Are Shorter Resumes Stronger?

Are Shorter Resumes Stronger? was originally published on Firsthand.

A strong resume is essential to land the job you want. Typically, your resume includes your education, work experience, and any relevant skills, certifications, awards, and activities you might have. With so much information to highlight, it can be difficult to know what to include—and exclude. So, here are five tips for keeping your resume short but strong.

1. Keep It to One Page 

When writing your resume, keep in mind that your resume should almost always be a one-page document (the only time it might be longer than one page is if you have more than a decade of relevant work experience, and even then one page is recommended). Recruiters don’t want to dig through two or three pages of experience and skills to see if you’re a good fit. The quicker you can leave the impression that you’re qualified for the role, the happier the person looking to hire you will be—because you’ll have taken up less of their already limited time.

2. Lists Are Your Friends 

One of the easiest ways to ensure your resume is short and focused is to use bulleted lists. These lists allow you to highlight your experiences and skills in short phrases as opposed to full sentences. Recruiters and hiring teams are able to quickly absorb these lists to get a full picture of who you are. Don’t worry, you’ll have the chance to elaborate on your experiences using full sentences and paragraphs later, but that happens when it’s time for your cover letter (and, hopefully, your interview).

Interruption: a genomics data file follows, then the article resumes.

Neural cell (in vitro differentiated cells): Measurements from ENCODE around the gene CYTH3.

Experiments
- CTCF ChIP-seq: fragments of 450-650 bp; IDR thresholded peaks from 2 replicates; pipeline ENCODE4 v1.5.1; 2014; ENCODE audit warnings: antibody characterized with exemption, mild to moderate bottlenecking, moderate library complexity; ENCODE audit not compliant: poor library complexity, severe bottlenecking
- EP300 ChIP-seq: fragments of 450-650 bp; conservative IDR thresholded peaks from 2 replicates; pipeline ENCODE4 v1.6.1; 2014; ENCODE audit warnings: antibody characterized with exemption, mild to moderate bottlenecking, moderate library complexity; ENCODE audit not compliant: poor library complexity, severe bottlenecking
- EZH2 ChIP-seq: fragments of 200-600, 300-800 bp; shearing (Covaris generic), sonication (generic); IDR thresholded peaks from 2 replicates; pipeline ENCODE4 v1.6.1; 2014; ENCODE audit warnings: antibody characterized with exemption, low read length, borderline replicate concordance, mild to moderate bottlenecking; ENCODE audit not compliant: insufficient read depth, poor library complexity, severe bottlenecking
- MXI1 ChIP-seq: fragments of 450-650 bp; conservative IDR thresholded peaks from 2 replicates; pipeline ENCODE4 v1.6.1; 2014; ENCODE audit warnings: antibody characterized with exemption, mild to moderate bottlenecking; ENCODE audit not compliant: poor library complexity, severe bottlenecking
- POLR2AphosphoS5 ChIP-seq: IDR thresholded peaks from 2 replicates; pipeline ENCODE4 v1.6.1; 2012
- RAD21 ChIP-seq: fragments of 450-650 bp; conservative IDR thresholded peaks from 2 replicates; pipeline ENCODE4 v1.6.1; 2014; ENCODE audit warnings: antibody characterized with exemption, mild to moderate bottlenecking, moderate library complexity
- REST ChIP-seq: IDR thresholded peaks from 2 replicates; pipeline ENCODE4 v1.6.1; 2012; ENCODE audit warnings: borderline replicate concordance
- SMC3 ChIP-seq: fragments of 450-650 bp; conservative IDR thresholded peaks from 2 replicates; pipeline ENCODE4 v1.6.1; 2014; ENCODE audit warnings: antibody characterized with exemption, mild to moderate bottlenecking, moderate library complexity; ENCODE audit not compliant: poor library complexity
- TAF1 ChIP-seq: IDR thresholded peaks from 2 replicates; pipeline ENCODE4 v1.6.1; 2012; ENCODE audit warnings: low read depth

3. Focus on Strong Verbs 

Starting each bullet point of your list with a strong, active verb is a great way to keep things short but powerful. Try starting each point with a verb that highlights your skills in one word such as “manage” or “correspond,” which will make your resume stronger than if you used “take care of” or “talked to.” Single-word verbs will resonate better with the reader than longer verb phrases that essentially make the same point but with a weaker punch.

4. Use Keywords 

Job postings contain keywords specific to the roles you’re applying for, and it’s a good idea to include these words in your resume. Including words in a job description shows the hiring team that you did your homework and have a true interest in the role. Using keywords also helps when your resume needs to pass an applicant tracking system or any other resume scanner. Of course, you don’t want to overdo it with the keywords–only use those that make sense given your experience.

5. Clear the Clutter 

Sticking to keywords can help you identify which words are useful and which words are only cluttering your resume. With only one page to highlight what makes you qualified for the role, each word you use must help show your potential employer why you deserve a chance—there’s no room for excess. For example, you don’t need to get across that you collaborated with a coworker who gave you advice that led to you making a sale, but you do need to get across that you’re capable of selling deliverables to clients.

Remember, there are time and places to expand on your capabilities and explain how your experiences have shaped you—in your cover letters and interviews—but when it comes to your resume, less is more.

By Emily Wiegand - Firsthand
Firsthand
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